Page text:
Simpler Self RFC

Josh Flowers joshflowers at
Fri Aug 9 03:02:41 UTC 2002

>Message: 2
>   Date: Tue, 6 Aug 2002 18:51:08 -0300
>   From: Jecel Assumpcao Jr <jecel at>
>Subject: Re: Simpler Self RFC
>thank you for your comments!
>> 1. simpler method/block story
>> I don't know enough about how self currently works to properly
>> comment.  Are there any cons to this change?
>Yes, the current complicated scheme (five different objects) is needed 
>to get different behaviors in different situations. With my 
>simplification you would have objects answering messages they aren't 
>supposed to answer. Of course, you aren't supposed to send them these 
>messages, right? So the practical result is that sometimes you will get 
>a hard to find error where now you get a "message not understood".
>> 2. simpler non local return
>> Wouldn't this require that all objects have a default slot (^)? 
>All activation objects would need such a slot (and methods and blocks 
>when combined with proposal 1, which is needed for this to work). 
>Normal objects wouldn't have this slot.

Of course, that makes sense now.

>> From
>> what I can tell an object in self does not normally contain any slots
>> by default.  Am I wrong about this?
>The empty object, ( ), has no slots at all. It can receive a set of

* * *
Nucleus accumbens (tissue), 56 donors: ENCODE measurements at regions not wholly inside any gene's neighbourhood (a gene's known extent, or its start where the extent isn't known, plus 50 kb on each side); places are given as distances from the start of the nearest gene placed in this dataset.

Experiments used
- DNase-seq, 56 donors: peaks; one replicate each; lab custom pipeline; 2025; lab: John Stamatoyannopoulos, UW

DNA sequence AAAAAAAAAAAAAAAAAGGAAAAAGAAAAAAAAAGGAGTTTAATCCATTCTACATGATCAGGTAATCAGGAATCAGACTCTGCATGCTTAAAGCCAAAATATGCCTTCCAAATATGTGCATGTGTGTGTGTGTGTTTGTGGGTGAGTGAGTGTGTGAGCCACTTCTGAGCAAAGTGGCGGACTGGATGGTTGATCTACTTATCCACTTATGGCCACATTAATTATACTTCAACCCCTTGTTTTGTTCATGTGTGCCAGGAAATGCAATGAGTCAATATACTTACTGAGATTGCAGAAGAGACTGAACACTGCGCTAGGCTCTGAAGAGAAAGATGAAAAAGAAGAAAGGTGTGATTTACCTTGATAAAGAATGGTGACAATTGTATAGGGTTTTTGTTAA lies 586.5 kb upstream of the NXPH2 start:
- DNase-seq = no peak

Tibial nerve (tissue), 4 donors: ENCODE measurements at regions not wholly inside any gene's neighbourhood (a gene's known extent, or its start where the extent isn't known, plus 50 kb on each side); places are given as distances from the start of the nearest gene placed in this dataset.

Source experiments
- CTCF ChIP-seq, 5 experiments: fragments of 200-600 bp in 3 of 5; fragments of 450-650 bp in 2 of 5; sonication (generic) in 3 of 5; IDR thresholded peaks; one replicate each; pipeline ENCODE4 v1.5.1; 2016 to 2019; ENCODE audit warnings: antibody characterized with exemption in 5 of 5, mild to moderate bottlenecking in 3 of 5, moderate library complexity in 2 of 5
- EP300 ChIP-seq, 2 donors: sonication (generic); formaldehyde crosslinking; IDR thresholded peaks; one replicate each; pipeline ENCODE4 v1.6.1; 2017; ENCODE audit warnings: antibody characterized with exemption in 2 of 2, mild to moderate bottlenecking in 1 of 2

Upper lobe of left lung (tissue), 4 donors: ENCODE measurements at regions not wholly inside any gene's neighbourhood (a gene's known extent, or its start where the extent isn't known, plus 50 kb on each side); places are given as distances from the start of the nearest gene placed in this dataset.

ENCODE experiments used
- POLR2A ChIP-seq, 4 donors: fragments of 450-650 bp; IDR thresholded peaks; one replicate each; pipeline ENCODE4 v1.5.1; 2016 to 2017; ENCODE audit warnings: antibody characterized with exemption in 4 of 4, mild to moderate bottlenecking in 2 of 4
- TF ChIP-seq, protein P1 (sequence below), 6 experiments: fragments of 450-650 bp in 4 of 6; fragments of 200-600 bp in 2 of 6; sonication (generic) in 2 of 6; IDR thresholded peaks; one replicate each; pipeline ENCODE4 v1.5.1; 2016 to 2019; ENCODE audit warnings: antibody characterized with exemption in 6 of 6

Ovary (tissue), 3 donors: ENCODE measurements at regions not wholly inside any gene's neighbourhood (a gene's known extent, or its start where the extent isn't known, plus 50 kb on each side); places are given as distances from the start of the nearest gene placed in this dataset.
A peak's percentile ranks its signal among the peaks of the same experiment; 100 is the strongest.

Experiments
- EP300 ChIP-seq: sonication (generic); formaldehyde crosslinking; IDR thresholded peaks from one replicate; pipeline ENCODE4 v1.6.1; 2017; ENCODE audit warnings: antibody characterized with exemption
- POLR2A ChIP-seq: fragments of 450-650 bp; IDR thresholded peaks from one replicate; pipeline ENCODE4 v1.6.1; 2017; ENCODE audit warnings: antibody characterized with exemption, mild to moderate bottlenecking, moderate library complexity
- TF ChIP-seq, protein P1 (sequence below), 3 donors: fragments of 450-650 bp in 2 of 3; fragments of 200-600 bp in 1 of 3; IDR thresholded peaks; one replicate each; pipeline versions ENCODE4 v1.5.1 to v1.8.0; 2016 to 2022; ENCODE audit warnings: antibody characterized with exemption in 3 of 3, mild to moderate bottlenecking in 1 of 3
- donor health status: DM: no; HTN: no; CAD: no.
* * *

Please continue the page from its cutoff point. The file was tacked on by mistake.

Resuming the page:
>primitive messages even so, which is a bit disturbing to some of us.
>> 5. removing inheritance from the base-level
>> I'm not sure what you gain from this one.  Personally I'd probably
>> leave it out.
>I am also not sure about this one and the assignment one (4) either. 
>This can even be considered a complication instead of simplification. 
>Parent slots were Alan Kay's main objection to Self and that got me 
>thinking about them.

Did he have any specific objections to parent slots?

I find them a bit odd myself, but I think it's more because they're named 'parent slots' then because of how they're implemented.  Unlike parents in a class based language they cannot contain data that should be shared between their children, only behavior.  This makes their usage feel strange when your more accustomed to a classic OO language.  I'm not sure Self's inheritence is a bad thing (I know it's been stated that inheritance is actually harmfull because it breaks encapsulation), but it does seem odd at first.

Maybe name them behaviour slots, or delegate slots (although they do more then just delegate messages)?  It also seems like there are a couple of different uses for these special slots - 

1) simple message forwarding - your simply sending the message to another object i.e a parent reference to globals.

2) behavior sharing - not only do you need to forward the message to another object, but that object needs to reference the object that is forwarding the message (as 'self' none the less).

3) inheritance - everything that #2 does, plus copying the "child" object must also cause the parent to be copied.  As far as I know this doesn't exist in Self, but I haven't looked into it.

Of course I haven't used Self that much, and these comments are somewhat off the cuff, so I may be speaking in error.


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